HSBC handed its chief executive a £2m bonus yesterday as part of a pay and benefits package worth £7.4m, despite a year in which it was exposed as a conduit for drug money and sanctions busting.
The massive bonus sparked fresh outrage among campaigners who were aghast at the payment, given the damning indictment of the bank's activities filed by United States watchdogs, who imposed a record fine of $1.9bn (£1.3bn).
The bank also admitted that its chief executive Stuart Gulliver was among more than 200 people on packages worth more than £1m, some 78 of whom are based in Britain, although those figures were not in its 300-plus pages of regulatory filings.
By contrast to the losses reported by state-backed Lloyds Banking Group and Royal Bank of Scotland last week, HSBC did at least turn a profit and hiked its dividend by 11 per cent. But the pre-tax profits of $20.6bn were 6 per cent down on last year and well below City analysts' consensus forecast of $23bn.
The bank pointed out that its bonus pool had been cut by 12 per cent to $3.7bn and that payouts to staff were less than dividends. But critics argued that to pay out such huge sums after such a shaming year for the institution showed that little had changed in banking since the collapse of Lehman Brothers five years ago, which nearly precipitated financial armageddon.
The TUC said the payments should spur the Government into following Switzerland, whose citizens overwhelmingly backed plans for a crackdown on executive pay in a referendum.
Frances O'Grady, TUC general secretary, said: "The culture of entitlement is alive and well in the City. At a time when real wages are falling for the vast majority of people, the banking sector is continuing to hand out huge bonuses as if they were pocket change. The Government should be following the example of Switzerland and making a concerted effort to curb executive pay. However, George Osborne seems intent on preserving the status quo."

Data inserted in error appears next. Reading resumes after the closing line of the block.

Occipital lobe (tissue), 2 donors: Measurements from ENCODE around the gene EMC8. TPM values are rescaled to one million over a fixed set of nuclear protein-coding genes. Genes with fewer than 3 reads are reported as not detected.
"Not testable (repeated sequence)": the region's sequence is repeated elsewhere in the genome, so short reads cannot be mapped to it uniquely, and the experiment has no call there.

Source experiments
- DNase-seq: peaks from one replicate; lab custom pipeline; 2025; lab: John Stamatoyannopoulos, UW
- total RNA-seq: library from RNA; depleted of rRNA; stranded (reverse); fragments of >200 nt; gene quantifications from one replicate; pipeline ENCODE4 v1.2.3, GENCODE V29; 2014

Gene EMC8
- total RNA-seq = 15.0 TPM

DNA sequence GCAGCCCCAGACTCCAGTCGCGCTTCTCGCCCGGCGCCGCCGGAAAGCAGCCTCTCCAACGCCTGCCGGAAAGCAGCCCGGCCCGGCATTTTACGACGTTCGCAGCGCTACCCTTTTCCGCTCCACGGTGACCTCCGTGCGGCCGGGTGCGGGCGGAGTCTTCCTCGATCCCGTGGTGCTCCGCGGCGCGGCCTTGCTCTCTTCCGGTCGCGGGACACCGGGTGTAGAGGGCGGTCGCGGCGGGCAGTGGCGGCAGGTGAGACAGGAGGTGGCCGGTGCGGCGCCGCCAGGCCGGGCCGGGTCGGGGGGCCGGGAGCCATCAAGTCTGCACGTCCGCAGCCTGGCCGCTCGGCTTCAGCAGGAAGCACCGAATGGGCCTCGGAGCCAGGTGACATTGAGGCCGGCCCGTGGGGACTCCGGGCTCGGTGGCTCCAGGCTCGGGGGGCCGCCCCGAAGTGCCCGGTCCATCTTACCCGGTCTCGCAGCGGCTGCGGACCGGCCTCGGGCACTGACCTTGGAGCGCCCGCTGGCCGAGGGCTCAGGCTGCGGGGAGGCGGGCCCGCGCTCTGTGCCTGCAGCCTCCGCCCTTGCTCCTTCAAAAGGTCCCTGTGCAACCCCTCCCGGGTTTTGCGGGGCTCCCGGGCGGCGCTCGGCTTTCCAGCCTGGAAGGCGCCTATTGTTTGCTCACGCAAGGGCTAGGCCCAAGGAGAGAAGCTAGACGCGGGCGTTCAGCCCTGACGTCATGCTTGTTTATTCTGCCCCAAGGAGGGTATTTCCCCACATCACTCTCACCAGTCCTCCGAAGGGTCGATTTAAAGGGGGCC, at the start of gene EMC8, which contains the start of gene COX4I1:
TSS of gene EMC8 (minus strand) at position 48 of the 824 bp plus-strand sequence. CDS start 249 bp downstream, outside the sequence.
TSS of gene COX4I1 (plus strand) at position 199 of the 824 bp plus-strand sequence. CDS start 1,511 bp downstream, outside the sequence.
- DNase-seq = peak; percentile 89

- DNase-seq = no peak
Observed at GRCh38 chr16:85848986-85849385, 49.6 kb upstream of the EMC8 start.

David Hillman, a spokesman for the Robin Hood Tax campaign, said: "It's beyond belief that in a year marked by dodgy dealings, 200 of HSBC's top brass are celebrating bonuses greater than many people earn in a lifetime. The only way to avoid the repeat spectacle of City excess is to ensure banks pay more in tax."
The five highest-paid bankers at HSBC share a total of £27.8m. Mr Gulliver, who has been streamlining the bank by selling or closing peripheral businesses, insisted that HSBC had made "considerable progress in 2012 despite a challenging operating environment".
Since laying out his three-year plan in May 2011, he has closed or sold 47 businesses, but the bank's report on his bonus achievements showed he missed targets on return on capital and cost efficiencies last year. Despite this he was praised for "strong leadership" and "personal behaviour" over the money-laundering scandal.
The chairman, Douglas Flint, said: "Banking has been given a huge wake-up call, and we are determined to play our part in restoring its reputation and thereby regaining society's trust."
Mr Gulliver said moves taken in the wake of the money-laundering and mis-selling scandals meant the bank is now spending an extra $500m a year on compliance and legal staff. The shares finished down 18p at 710p.